Positive role models, we all need them. Parents, teachers and coaches all have a lifetime influence on us and what we learn from them we pass on to our own children.
Marleen Pascua Okamura, a counselor at Keaau Middle School, is a positive role model when it comes to health and fitness.
Okamura has spent her life involved in a variety of sports activities and looks every bit like an athlete.
“I played softball and baseball since I was five and I paddled canoe since middle school. In high school I played volleyball and softball, I also ran track and paddled canoe,” Okamura said.
At Leileihua High School Okamura was an all-state athlete in softball and she also reached the all-state level for track while running on the Mules 4×100 relay team.
Okamura was offered an athletic and academic scholarship to college and was able to play for Pacific University in Oregon and the University of Hawaii at Hilo.
During the offseason at UHH Okamura would cross-train by kickboxing and body boarding, and later went on to study Martial Arts and trained in muy thai kickboxing as well as grappling before giving birth to her son, Sky, in 2002.
Today, at age 37, Okamura continues to paddle competitively with the Keaukaha Canoe Club at Hilo Bay. She is also an assistant coach, along with Miri Sumida, for the women’s paddling program.
“I love all water sports,” she said. “I know that we have strong and talented women in our club and we definitely have the potential to do extremely well in both the regatta and long distance season.”
Okamura has also set numerous other goals for 2009, “I plan on training for the Molokai Channel “Na Wahine O Ke Kai” which I have done several times, but would like to place in the top 20 with the Keaukaha.”
Part of Okamura’s success in sports is due to her belief in a healthy diet. At the top of her list is water. “Water, water, water!!! Along with lots of fruits, vegetables, fiber, good protein and good carbs,” she said.
“It’s important for me to watch what I eat because I want to stay healthy and not have complications later in life. We have a choice, Prevention vs. Treatment, I would rather prevent things from happening now rather than go through treatment for the rest of my life,” Okamura said.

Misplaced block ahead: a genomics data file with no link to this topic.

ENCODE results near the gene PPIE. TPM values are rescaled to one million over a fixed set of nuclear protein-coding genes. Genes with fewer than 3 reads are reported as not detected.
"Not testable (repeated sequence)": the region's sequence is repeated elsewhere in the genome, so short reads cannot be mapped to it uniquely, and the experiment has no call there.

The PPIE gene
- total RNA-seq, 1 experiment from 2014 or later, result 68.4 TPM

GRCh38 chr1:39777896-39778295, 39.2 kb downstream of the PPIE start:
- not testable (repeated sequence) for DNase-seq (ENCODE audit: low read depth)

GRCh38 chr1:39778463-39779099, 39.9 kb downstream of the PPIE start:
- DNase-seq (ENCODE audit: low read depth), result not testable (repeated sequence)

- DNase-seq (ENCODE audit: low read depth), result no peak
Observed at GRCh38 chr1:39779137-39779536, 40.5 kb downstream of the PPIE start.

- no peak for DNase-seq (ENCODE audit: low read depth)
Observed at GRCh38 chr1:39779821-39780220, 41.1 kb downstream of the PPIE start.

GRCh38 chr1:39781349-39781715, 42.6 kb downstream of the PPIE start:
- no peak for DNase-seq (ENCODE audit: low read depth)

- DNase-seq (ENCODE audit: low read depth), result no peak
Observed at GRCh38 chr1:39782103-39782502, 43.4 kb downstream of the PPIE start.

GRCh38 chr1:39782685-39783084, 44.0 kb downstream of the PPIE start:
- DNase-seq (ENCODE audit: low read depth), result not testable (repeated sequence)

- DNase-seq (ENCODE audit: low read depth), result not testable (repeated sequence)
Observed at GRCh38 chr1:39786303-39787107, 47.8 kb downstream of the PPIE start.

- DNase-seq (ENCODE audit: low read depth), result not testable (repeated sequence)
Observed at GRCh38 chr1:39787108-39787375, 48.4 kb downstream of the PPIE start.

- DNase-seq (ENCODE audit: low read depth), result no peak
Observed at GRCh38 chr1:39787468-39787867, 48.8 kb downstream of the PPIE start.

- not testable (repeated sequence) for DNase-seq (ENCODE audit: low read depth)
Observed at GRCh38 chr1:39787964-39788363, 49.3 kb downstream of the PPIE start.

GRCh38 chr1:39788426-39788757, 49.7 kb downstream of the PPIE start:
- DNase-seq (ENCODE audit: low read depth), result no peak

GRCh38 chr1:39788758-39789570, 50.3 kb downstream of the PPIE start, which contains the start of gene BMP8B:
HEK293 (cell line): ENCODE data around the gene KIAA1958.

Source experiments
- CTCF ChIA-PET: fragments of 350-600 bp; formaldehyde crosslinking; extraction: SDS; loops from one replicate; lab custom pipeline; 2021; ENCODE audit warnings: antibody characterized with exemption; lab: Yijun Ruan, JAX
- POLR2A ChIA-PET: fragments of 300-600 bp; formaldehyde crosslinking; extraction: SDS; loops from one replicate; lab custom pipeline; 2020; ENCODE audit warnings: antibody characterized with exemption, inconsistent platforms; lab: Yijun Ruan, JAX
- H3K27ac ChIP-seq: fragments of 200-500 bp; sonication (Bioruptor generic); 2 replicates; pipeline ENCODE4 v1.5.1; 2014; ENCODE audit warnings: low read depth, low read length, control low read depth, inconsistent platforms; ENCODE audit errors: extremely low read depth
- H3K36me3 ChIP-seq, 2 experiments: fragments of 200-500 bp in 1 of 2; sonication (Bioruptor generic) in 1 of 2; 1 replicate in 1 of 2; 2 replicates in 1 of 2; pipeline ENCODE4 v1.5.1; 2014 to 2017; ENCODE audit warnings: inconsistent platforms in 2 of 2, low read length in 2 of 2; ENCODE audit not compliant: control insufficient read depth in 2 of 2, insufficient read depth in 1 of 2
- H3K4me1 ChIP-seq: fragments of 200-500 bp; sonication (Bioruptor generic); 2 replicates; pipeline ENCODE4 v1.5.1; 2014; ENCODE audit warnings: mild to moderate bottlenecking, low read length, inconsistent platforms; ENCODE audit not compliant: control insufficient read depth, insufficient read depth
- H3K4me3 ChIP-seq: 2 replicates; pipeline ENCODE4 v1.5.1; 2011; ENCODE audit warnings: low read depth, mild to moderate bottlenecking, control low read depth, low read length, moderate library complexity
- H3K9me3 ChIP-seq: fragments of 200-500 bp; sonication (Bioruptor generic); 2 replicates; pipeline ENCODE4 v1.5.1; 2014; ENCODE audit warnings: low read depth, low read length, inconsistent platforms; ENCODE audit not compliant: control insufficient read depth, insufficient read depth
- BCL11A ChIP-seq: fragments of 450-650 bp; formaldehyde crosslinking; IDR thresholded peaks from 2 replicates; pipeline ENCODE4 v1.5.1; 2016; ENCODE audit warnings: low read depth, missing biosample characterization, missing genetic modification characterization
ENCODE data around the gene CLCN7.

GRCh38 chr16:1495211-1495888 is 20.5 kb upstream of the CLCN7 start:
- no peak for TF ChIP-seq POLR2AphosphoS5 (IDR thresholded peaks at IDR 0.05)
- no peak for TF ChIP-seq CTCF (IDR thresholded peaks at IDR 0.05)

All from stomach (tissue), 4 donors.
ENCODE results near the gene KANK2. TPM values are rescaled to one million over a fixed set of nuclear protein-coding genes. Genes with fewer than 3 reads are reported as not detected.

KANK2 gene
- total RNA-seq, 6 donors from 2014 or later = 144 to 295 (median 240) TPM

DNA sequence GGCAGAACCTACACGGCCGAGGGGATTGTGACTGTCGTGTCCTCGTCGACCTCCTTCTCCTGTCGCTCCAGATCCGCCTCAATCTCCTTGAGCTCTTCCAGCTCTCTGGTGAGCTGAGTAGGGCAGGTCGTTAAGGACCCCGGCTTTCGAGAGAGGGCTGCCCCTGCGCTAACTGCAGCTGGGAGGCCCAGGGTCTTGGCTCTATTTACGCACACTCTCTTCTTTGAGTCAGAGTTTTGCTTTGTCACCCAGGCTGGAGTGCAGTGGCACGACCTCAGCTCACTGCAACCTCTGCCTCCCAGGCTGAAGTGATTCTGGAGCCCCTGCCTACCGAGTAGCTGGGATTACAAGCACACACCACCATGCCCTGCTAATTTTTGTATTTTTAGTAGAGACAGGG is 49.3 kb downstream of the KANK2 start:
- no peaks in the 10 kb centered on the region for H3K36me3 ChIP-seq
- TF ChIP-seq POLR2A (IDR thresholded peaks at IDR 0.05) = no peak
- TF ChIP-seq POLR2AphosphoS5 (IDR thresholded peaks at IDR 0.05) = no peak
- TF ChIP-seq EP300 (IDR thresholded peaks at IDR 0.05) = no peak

“Being healthy and improving my health is a way of life for me,” she said. “I will be the first to admit that things are not always perfect for me especially when family parties and holidays occupy most of our lifestyle and culture, but it’s about making good choices.”
Okamura will exercise four days per week and now that she is into the canoe season she includes cardio exercises and agility training along with paddling.
Besides regular physical exercise and a healthy diet Okamura also has a positive attitude about life and she loves her job.
“As a counselor I am able to reach out to students, providing an atmosphere of learning in social, emotional and behavioral growth. Having students spend their recess and lunch with me because they want to and not because they have to is a plus,” she said.
Okamura is engaged to her college sweetheart, Michael Clarke, and the couple is both into exercise and taking care of their bodies.
“Mikey (Clarke) was the 1991 Oahu Interscholastic Association player of the year in basket basketball for Mililani High School,” Okamura said. “He also played football and was a star soccer player while growing up.”
The couple will go to the golf course driving range to hit balls or to the courts to play tennis in their spare time.
“Mikey is always telling me that I don’t have to kill the ball at the driving range,” Okamura said. “I usually smile back at him because I know he is right, but it just feels good to whip something that hard and to see it disappear in to mid air.”
Okamura is always learning and always open to new adventures in sports. She is multitalented and has explored and continues to explore a wide variety of activities.
“Just for fun I’d like to train in the rigors of the Mixed Martial Arts mat, possible with BJ Penn. Mainly to see the result of MMA training, getting stronger, leaner and experiencing the intense training that men endure,” she said.
Okamura strives to maintain her weight from college and would like to reach her goal of 10 to 15 percent body fat. “I love working out and I do my best to stay in shape mainly because I love sports, but also to prepare for some of my future goals in athletics, like continuing to do marathons, O-C1 paddling, and maybe one day the triathlon,” she said.
For those who are just starting out or thinking about beginning a fitness program Okamura has the following advice:
“Make the decision first and let your actions follow. And if you have a friend or friends that are willing to join you, have fun and make crazy bets along the way. It’s funny to know what motivates people. Years ago my friend and I made a bet to see who could drop down a few dress sizes. I went from a size 7 to a size 4 and all for $50 and dinner,” she said.
“Aim at nothing and you will hit it, so make sure you have short term goals, long term goals and daily goals as well.”
“Always remember that successful people do what unsuccessful people don’t want to do, so you decide. Start Today!” Okamura said.
Keaau Middle students should feel lucky that they have such a positive role model, just one of many, at their school.